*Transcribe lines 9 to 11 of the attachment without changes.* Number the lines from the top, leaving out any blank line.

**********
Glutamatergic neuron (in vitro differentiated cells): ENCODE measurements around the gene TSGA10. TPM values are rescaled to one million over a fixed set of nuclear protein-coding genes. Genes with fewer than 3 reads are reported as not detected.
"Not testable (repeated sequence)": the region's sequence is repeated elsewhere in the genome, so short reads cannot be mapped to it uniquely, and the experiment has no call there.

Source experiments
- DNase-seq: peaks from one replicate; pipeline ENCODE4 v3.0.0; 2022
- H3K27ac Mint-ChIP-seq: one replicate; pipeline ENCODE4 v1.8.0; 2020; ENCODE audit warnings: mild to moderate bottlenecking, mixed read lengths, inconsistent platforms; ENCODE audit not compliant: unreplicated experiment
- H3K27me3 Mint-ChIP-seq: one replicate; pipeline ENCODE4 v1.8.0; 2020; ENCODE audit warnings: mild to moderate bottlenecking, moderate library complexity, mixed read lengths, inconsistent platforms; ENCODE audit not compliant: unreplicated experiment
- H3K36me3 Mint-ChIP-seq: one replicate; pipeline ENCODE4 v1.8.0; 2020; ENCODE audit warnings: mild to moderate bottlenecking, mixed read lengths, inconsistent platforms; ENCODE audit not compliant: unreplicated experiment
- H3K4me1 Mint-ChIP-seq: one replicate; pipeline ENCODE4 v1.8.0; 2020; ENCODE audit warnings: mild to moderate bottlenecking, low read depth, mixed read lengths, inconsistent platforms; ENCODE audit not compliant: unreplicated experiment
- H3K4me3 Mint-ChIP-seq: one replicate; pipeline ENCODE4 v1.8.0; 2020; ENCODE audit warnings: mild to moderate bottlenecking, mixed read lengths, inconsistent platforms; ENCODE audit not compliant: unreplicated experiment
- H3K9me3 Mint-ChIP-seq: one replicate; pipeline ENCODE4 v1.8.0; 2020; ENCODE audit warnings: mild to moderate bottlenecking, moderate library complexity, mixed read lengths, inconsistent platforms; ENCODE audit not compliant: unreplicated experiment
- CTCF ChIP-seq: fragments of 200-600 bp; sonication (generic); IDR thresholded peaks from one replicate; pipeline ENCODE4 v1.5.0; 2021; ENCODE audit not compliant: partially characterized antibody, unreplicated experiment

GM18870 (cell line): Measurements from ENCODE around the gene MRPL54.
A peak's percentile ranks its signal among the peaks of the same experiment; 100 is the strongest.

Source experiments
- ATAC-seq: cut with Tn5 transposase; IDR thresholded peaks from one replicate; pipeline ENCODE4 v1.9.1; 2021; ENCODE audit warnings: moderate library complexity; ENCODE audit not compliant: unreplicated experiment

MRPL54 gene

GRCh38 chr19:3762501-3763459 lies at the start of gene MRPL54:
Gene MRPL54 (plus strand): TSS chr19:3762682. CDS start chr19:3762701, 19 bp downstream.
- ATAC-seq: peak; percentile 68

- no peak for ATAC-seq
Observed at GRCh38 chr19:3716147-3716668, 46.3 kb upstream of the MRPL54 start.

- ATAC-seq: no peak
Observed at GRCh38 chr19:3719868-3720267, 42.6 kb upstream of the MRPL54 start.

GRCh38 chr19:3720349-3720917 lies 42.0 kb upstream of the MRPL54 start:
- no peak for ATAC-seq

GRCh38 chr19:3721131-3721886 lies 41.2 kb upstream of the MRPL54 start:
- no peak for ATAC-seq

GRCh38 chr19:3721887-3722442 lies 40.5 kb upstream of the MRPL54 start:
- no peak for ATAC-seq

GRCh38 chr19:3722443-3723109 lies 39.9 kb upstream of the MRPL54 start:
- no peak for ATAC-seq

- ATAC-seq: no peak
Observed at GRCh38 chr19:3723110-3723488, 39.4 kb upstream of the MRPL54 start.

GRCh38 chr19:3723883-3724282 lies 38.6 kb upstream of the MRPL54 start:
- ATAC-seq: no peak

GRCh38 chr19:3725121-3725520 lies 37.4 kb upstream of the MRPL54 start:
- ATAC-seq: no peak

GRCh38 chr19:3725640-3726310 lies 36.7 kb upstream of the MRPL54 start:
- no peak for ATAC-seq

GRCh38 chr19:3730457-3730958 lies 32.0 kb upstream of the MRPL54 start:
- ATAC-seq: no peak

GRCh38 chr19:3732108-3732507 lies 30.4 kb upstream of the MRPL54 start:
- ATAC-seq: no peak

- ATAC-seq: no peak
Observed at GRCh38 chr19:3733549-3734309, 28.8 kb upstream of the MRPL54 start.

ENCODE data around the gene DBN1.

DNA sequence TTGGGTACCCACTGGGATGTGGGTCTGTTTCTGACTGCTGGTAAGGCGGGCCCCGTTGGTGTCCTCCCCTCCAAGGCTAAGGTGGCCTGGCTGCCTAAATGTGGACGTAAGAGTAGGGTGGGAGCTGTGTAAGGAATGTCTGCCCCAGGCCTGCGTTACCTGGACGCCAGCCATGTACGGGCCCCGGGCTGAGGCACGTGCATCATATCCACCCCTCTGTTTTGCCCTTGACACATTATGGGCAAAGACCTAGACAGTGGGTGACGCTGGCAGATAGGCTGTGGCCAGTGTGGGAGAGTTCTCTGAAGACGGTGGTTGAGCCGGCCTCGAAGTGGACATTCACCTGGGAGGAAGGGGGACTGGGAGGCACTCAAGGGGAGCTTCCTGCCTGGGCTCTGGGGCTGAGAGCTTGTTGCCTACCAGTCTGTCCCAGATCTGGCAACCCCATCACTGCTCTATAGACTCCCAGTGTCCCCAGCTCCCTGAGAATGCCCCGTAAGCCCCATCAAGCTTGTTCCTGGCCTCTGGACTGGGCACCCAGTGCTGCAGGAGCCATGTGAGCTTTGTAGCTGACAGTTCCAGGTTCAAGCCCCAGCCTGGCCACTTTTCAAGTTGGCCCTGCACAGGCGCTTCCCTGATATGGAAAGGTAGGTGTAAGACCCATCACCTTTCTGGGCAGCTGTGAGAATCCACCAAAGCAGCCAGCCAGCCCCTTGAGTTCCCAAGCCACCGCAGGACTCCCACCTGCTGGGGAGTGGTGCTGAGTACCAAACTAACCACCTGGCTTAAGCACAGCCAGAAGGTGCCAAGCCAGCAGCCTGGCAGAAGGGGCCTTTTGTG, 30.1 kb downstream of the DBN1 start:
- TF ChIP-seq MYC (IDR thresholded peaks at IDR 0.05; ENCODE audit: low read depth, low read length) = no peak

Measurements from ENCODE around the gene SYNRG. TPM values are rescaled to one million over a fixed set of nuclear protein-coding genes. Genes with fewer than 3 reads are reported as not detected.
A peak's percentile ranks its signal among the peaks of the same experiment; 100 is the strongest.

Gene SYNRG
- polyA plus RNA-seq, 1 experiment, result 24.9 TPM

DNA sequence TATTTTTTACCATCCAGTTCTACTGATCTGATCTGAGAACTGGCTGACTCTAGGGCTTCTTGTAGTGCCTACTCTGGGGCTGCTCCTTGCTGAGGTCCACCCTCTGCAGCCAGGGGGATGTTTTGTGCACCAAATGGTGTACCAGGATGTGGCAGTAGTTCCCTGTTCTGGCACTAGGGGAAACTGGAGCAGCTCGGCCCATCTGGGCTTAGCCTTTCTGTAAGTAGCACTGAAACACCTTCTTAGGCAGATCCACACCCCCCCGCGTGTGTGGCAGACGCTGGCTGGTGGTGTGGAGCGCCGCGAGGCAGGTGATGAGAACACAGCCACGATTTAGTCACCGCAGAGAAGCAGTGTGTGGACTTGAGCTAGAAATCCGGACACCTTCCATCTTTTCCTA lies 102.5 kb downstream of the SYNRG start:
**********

- H3K4me3 Mint-ChIP-seq: one replicate; pipeline ENCODE4 v1.8.0; 2020; ENCODE audit warnings: mild to moderate bottlenecking, mixed read lengths, inconsistent platforms; ENCODE audit not compliant: unreplicated experiment
- H3K9me3 Mint-ChIP-seq: one replicate; pipeline ENCODE4 v1.8.0; 2020; ENCODE audit warnings: mild to moderate bottlenecking, moderate library complexity, mixed read lengths, inconsistent platforms; ENCODE audit not compliant: unreplicated experiment
- CTCF ChIP-seq: fragments of 200-600 bp; sonication (generic); IDR thresholded peaks from one replicate; pipeline ENCODE4 v1.5.0; 2021; ENCODE audit not compliant: partially characterized antibody, unreplicated experiment